Silverline Audio Minuet loudspeaker
In his fairly large and acoustically favorable room, Silverline's Alan Yun was getting impressive sound from the diminutive Minuet bookshelf speakers ($600/pair). Alongside the Minuets stood a pair of Silverline's larger, floorstanding Preludes ($1200/pair, reviewed by Robert Deutsch in the March 2007 Stereophile). After hearing some bombastic orchestral music reproduced at loud levels, several listeners asked Yun which pair of speakers had been playing. Though it was obvious that a pair of speaker cables connected the amplifier to the Minuets and no speaker cables were connecting the Preludes to anything, the high levels of bombast and bass emanating from the system were so convincing that the listeners simply couldn't believe that it was all coming from the tiny Minuets.
I couldn't believe it either. Immediately, I decided I had to get a pair of Minuets to test out in my home reference system.
The Minuet is the least expensive of Silverline's 12 two-channel loudspeaker models, which top out at the Grandeur Mk.II ($18,000/pair). The company also manufactures an amplifier, audio cables, and two center-channel speakers. The Minuet is a conventional, rear-ported, two-way minimonitor with a second-order crossover. According to Silverline, its stable 8 ohm impedance curve makes it easy to drive with a low-powered amplifier.
Mounted on the braced cabinet of 5/8"-thick particleboard is a bass driver with a 3.25" paper-pulp cone and a rather large magnet. The 1" silk-dome tweeter has a heatsink at the back of its magnet, designed to enhance the voice-coil's heat dissipation in an attempt to increase its power-handling capability. I found the Cherry vinyl finish quite attractive; a Dark Rosewood vinyl finish is also available.
I placed the Minuets on my trusty 24" Celestion Si stands, which are loaded with sand and lead shot. Although Alan Yun slightly prefers listening to the Minuets without their grilles, for greater degrees of detail and transparency, I thought the speakers sounded a bit more coherent with the grilles on, which is how I did most of my listening.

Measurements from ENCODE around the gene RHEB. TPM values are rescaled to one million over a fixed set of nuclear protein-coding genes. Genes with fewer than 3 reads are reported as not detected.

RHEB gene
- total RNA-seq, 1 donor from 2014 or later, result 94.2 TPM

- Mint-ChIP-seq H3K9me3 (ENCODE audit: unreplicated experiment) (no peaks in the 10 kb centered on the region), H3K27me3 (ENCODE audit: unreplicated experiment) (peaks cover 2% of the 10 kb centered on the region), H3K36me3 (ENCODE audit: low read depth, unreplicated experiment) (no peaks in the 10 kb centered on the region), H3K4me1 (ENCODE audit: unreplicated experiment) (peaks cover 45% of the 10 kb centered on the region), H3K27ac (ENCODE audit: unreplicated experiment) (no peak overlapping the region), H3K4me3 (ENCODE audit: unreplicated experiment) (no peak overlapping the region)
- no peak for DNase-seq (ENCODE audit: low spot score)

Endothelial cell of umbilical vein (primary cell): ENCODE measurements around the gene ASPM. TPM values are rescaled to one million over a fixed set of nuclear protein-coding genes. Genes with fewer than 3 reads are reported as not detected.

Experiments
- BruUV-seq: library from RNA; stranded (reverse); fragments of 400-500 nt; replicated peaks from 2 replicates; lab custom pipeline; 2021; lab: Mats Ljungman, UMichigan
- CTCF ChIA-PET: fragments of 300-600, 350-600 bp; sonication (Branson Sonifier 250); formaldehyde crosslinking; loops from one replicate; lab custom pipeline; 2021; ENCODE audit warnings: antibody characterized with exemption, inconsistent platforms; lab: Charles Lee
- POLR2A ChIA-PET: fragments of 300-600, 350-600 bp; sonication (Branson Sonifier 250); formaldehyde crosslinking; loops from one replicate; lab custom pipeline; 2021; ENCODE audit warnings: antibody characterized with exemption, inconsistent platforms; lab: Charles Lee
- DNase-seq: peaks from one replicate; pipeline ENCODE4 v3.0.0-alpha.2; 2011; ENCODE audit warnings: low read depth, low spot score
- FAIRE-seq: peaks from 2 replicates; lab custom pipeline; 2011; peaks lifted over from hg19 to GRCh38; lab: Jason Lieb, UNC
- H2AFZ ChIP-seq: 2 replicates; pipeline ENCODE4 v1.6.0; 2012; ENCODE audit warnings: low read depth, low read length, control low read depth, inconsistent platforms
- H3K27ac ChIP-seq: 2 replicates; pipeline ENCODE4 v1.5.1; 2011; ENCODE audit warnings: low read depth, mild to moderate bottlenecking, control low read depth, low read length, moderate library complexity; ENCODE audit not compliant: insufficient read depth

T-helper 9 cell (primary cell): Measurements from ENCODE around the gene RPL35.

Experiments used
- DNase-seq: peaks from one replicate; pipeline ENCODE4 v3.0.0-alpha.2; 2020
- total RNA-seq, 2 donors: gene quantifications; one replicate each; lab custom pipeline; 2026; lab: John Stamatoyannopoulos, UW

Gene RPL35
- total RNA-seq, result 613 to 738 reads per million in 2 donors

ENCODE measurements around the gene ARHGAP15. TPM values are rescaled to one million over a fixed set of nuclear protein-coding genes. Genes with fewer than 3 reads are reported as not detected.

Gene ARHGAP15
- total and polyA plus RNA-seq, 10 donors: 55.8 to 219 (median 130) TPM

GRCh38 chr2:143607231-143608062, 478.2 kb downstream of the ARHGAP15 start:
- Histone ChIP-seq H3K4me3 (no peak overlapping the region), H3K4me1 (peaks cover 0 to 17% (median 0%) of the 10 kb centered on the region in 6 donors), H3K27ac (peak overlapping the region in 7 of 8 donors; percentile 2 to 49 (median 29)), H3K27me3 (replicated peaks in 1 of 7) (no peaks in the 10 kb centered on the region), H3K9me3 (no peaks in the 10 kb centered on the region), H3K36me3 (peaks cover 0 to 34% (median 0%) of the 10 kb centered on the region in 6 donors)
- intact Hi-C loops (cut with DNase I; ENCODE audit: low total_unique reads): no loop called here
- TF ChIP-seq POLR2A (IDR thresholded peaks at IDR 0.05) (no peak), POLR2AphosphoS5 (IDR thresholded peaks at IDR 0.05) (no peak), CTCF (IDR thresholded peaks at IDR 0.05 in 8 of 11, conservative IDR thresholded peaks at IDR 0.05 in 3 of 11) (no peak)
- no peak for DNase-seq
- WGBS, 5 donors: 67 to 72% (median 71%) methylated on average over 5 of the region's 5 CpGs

It was immediately apparent that one of the Minuet's greatest strengths was its midrange neutrality, transparency, and detail resolution, so I began to mine my collection for recordings of acoustic piano. I followed every nuance of Paul Bley's articulate style on "My Old Flame," from his Live at Sweet Basil (CD, Soul Note 121235-2), which sounded rich and natural. The Minuet's superb resolution of microdynamics made it very easy to follow Bley's unique phrasing.
Next I turned to vocal recordings. "Our Prayer," the opening, a cappella track of Brian Wilson's Smile (CD, Nonesuch 79846-2), was presented as an angelic and seamless blend of male voices, though I was easily able to follow each individual vocal line. Even Aimee Mann's highly processed vocals on her Bachelor No. 2 or The Last Remains of the Dodo (CD, Super Ego SE 002) sounded silky and holographic, and the overall instrumental picture was coherent, with a nice weight to the bass guitar.
Speaking of bass, the tiny Silverlines didn't seem the least bass-shy, even in my large main listening room, which usually presents a challenge to the smallest bookshelf speakers to reproduce a realistic bottom end. (I'm curious to see John Atkinson's measurements of the Minuet's bass talents.) And, yes, the most prominent instrument in the Silverline's reproduction of "Hejira," from Joni Mitchell's Misses (CD, Reprise 46358-2), was Jaco Pastorius's fretless Fender Jazz bass. From my notes: "Nothing bloooooms more than Jaco's bass on 'Hejira.'" While the speaker has no low-bass extension, every midbass instrument I cued up, whether acoustic or electric, was uncolored and forceful, its reproduction by the Minuets resembling the dynamic envelopes reproduced by much larger speakers.
At the opposite end of the frequency spectrum, the highs were clean, extended, and uncolored. The Minuet's natural highs, combined with its superb resolution of low-level dynamics and fast but unetched transients, made it an excellent match for percussion recordings. Is there a better jazz drum solo than the one on the title track of Art Blakey's A Night in Tunisia (LP, Viktor LX-1115)? Blakey's subtle, low-volume phrasing and melodic use of tom-toms are so captivating that I found it difficult to take notes while listening to this track. I then turned to one of my favorite drummers, Paul Motian, particularly his Garden of Eden (CD, ECM 1917). I've often said that I could listen to Motian play a single ride cymbal indefinitely and never get bored, and that's just about what I did. I'd never heard a small, affordable, bookshelf speaker render a ride cymbal more naturally than the Silverline Minuet did for each of this CD's 14 tracks. Although with certain recordings I've heard other speakers reveal more high-frequency inner detail, the Minuet's highs never once deviated from neutrality.